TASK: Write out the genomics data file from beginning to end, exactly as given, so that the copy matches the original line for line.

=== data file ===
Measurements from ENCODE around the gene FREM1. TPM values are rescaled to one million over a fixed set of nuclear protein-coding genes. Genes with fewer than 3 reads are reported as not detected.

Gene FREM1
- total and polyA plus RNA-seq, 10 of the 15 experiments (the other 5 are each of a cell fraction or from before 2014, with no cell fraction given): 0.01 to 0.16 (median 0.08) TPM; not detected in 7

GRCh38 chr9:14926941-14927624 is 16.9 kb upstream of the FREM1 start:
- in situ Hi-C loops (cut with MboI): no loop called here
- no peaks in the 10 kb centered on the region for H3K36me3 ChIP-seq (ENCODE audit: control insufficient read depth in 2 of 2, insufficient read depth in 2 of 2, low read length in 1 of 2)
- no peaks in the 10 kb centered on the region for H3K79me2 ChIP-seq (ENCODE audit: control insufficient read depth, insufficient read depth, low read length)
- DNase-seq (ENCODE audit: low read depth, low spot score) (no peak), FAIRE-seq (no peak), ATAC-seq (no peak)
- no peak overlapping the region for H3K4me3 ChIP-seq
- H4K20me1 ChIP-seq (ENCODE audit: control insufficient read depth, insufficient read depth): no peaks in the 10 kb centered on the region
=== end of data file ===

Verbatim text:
Measurements from ENCODE around the gene FREM1. TPM values are rescaled to one million over a fixed set of nuclear protein-coding genes. Genes with fewer than 3 reads are reported as not detected.

Gene FREM1
- total and polyA plus RNA-seq, 10 of the 15 experiments (the other 5 are each of a cell fraction or from before 2014, with no cell fraction given): 0.01 to 0.16 (median 0.08) TPM; not detected in 7

GRCh38 chr9:14926941-14927624 is 16.9 kb upstream of the FREM1 start:
- in situ Hi-C loops (cut with MboI): no loop called here
- no peaks in the 10 kb centered on the region for H3K36me3 ChIP-seq (ENCODE audit: control insufficient read depth in 2 of 2, insufficient read depth in 2 of 2, low read length in 1 of 2)
- no peaks in the 10 kb centered on the region for H3K79me2 ChIP-seq (ENCODE audit: control insufficient read depth, insufficient read depth, low read length)
- DNase-seq (ENCODE audit: low read depth, low spot score) (no peak), FAIRE-seq (no peak), ATAC-seq (no peak)
- no peak overlapping the region for H3K4me3 ChIP-seq
- H4K20me1 ChIP-seq (ENCODE audit: control insufficient read depth, insufficient read depth): no peaks in the 10 kb centered on the region